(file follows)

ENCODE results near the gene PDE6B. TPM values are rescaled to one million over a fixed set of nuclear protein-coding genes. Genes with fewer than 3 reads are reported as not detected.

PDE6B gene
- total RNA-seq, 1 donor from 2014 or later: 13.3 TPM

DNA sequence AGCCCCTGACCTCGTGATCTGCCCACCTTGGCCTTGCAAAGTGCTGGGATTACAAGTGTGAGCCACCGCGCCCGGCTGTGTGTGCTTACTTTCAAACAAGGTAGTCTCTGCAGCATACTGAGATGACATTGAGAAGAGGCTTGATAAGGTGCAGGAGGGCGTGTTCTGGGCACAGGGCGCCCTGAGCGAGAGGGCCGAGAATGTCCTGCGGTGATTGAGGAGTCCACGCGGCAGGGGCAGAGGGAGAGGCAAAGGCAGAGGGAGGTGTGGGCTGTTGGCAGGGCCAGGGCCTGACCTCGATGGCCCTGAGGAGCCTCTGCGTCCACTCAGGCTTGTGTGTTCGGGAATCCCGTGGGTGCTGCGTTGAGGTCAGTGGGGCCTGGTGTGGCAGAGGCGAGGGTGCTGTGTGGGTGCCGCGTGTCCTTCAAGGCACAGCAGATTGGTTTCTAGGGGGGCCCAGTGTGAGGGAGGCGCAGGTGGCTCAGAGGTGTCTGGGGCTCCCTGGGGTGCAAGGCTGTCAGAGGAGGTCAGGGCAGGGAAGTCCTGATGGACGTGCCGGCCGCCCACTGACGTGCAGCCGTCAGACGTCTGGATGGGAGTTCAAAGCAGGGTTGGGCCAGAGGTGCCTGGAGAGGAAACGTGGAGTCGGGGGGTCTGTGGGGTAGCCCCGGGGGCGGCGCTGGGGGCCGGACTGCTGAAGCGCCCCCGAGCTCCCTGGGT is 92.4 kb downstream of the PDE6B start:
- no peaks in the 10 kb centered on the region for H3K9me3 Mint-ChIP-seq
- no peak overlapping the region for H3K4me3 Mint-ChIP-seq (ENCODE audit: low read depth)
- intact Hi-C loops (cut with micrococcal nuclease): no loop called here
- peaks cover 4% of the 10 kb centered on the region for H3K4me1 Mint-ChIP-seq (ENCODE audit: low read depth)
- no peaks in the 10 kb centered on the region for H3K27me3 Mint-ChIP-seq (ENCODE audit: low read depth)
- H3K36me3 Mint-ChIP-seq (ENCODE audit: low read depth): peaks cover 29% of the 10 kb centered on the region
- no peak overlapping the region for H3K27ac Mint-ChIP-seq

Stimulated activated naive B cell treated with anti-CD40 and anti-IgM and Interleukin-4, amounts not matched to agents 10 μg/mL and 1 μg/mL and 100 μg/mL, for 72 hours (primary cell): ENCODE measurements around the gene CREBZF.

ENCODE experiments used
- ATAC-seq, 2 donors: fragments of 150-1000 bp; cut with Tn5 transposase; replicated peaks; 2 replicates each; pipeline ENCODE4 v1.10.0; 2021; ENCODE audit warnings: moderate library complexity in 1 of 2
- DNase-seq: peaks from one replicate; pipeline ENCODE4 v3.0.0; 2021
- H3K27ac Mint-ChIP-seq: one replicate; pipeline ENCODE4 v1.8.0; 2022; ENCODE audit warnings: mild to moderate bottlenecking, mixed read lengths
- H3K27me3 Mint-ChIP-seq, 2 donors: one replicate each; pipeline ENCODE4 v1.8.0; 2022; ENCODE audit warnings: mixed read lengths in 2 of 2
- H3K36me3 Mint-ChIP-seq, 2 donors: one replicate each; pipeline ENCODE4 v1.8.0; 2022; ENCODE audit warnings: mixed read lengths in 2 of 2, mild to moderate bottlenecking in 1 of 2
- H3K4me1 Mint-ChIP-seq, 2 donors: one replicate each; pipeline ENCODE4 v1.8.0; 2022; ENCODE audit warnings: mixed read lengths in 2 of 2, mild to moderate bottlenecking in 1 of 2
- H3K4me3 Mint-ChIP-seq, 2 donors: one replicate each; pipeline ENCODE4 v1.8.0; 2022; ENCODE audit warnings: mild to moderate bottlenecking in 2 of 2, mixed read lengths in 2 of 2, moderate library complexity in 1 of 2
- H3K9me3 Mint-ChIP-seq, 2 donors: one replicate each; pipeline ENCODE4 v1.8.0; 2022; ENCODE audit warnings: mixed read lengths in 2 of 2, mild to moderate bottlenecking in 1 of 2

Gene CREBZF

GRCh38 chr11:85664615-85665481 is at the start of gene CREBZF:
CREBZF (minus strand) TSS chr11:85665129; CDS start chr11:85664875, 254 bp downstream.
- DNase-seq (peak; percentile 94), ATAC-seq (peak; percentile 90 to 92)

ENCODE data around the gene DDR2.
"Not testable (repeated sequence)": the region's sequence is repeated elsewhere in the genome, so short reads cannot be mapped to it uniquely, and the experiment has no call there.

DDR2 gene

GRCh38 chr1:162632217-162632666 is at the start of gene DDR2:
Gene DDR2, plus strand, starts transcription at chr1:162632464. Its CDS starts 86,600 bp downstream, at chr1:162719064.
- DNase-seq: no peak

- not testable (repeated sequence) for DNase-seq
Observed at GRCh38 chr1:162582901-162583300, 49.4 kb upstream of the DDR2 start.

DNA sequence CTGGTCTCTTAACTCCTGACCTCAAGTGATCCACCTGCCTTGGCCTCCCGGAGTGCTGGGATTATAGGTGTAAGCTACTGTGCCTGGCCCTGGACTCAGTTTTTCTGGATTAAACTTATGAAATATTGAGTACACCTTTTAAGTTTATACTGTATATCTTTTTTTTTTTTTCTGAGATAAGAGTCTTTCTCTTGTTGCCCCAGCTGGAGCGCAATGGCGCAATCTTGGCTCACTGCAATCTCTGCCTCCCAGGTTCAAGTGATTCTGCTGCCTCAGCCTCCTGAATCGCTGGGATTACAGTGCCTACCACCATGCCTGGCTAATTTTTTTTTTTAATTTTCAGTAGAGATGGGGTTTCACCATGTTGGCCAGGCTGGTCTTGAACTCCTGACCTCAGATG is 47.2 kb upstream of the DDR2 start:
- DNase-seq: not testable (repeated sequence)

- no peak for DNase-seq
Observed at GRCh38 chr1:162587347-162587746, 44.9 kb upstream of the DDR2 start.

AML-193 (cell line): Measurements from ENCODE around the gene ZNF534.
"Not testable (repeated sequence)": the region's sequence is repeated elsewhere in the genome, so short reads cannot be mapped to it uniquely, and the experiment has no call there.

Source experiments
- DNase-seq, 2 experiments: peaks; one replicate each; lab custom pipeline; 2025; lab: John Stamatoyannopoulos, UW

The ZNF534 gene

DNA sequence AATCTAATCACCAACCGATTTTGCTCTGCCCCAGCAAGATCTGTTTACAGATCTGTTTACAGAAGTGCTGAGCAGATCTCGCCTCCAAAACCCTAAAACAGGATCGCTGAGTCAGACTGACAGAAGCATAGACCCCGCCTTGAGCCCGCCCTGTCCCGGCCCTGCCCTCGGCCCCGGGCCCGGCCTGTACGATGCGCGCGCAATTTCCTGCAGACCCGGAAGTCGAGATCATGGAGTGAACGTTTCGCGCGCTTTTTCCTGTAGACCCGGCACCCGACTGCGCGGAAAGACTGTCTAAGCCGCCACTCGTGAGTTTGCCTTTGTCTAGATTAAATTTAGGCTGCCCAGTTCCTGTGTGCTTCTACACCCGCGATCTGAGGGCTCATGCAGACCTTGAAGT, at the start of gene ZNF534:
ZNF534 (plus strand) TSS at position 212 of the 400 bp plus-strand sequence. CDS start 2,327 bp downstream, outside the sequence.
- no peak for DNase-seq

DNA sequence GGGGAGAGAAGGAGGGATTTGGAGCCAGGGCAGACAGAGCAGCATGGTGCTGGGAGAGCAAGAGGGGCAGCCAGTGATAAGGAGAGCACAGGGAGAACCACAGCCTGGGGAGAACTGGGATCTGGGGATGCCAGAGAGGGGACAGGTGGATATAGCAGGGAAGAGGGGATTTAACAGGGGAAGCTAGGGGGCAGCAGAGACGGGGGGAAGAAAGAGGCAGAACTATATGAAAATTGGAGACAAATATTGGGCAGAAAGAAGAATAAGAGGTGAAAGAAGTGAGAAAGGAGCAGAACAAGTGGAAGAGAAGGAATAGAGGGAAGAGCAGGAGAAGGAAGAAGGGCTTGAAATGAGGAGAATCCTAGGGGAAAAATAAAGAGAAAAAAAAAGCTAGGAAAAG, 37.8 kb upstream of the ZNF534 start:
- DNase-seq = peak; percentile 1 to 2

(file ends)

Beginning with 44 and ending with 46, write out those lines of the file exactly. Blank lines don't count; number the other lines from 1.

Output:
ZNF534 (plus strand) TSS at position 212 of the 400 bp plus-strand sequence. CDS start 2,327 bp downstream, outside the sequence.
- no peak for DNase-seq

DNA sequence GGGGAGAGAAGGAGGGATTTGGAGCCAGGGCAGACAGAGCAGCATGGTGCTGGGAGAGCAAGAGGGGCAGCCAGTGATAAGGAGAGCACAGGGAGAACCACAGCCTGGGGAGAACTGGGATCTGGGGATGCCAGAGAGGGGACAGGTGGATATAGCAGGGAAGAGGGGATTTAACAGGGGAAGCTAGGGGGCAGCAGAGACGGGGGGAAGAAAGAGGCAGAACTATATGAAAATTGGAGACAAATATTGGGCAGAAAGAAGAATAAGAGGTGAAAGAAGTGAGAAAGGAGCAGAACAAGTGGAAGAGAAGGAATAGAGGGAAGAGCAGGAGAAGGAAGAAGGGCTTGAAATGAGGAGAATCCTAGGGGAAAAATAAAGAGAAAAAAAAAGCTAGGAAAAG, 37.8 kb upstream of the ZNF534 start: